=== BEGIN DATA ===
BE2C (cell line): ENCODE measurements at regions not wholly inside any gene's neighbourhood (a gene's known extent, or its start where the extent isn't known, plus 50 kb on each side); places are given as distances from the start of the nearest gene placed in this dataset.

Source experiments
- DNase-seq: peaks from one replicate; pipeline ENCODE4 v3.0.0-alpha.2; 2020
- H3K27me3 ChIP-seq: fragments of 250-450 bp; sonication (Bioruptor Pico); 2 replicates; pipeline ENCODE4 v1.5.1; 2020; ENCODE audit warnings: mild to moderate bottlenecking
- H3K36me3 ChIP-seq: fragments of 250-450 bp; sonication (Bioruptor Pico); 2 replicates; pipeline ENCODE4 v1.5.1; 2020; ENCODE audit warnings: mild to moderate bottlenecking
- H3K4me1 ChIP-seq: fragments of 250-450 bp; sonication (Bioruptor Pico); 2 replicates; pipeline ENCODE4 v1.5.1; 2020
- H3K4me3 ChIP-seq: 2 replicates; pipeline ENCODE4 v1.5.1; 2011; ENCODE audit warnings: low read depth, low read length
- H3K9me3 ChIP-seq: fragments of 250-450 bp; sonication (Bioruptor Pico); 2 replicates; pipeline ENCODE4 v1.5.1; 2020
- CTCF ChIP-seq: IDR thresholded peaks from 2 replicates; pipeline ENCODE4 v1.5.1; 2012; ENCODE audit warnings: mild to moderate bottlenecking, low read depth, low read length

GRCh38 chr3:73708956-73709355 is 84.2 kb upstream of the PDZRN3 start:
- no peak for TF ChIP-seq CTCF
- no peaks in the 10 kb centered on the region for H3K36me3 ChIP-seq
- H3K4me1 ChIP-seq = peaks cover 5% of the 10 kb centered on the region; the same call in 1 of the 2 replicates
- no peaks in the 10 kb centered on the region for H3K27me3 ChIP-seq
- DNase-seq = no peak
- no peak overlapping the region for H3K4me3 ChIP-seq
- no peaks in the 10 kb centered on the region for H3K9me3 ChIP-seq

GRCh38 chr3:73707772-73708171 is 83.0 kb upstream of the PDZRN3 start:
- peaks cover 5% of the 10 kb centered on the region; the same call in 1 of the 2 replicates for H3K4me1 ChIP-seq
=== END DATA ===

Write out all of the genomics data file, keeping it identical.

BE2C (cell line): ENCODE measurements at regions not wholly inside any gene's neighbourhood (a gene's known extent, or its start where the extent isn't known, plus 50 kb on each side); places are given as distances from the start of the nearest gene placed in this dataset.

Source experiments
- DNase-seq: peaks from one replicate; pipeline ENCODE4 v3.0.0-alpha.2; 2020
- H3K27me3 ChIP-seq: fragments of 250-450 bp; sonication (Bioruptor Pico); 2 replicates; pipeline ENCODE4 v1.5.1; 2020; ENCODE audit warnings: mild to moderate bottlenecking
- H3K36me3 ChIP-seq: fragments of 250-450 bp; sonication (Bioruptor Pico); 2 replicates; pipeline ENCODE4 v1.5.1; 2020; ENCODE audit warnings: mild to moderate bottlenecking
- H3K4me1 ChIP-seq: fragments of 250-450 bp; sonication (Bioruptor Pico); 2 replicates; pipeline ENCODE4 v1.5.1; 2020
- H3K4me3 ChIP-seq: 2 replicates; pipeline ENCODE4 v1.5.1; 2011; ENCODE audit warnings: low read depth, low read length
- H3K9me3 ChIP-seq: fragments of 250-450 bp; sonication (Bioruptor Pico); 2 replicates; pipeline ENCODE4 v1.5.1; 2020
- CTCF ChIP-seq: IDR thresholded peaks from 2 replicates; pipeline ENCODE4 v1.5.1; 2012; ENCODE audit warnings: mild to moderate bottlenecking, low read depth, low read length

GRCh38 chr3:73708956-73709355 is 84.2 kb upstream of the PDZRN3 start:
- no peak for TF ChIP-seq CTCF
- no peaks in the 10 kb centered on the region for H3K36me3 ChIP-seq
- H3K4me1 ChIP-seq = peaks cover 5% of the 10 kb centered on the region; the same call in 1 of the 2 replicates
- no peaks in the 10 kb centered on the region for H3K27me3 ChIP-seq
- DNase-seq = no peak
- no peak overlapping the region for H3K4me3 ChIP-seq
- no peaks in the 10 kb centered on the region for H3K9me3 ChIP-seq

GRCh38 chr3:73707772-73708171 is 83.0 kb upstream of the PDZRN3 start:
- peaks cover 5% of the 10 kb centered on the region; the same call in 1 of the 2 replicates for H3K4me1 ChIP-seq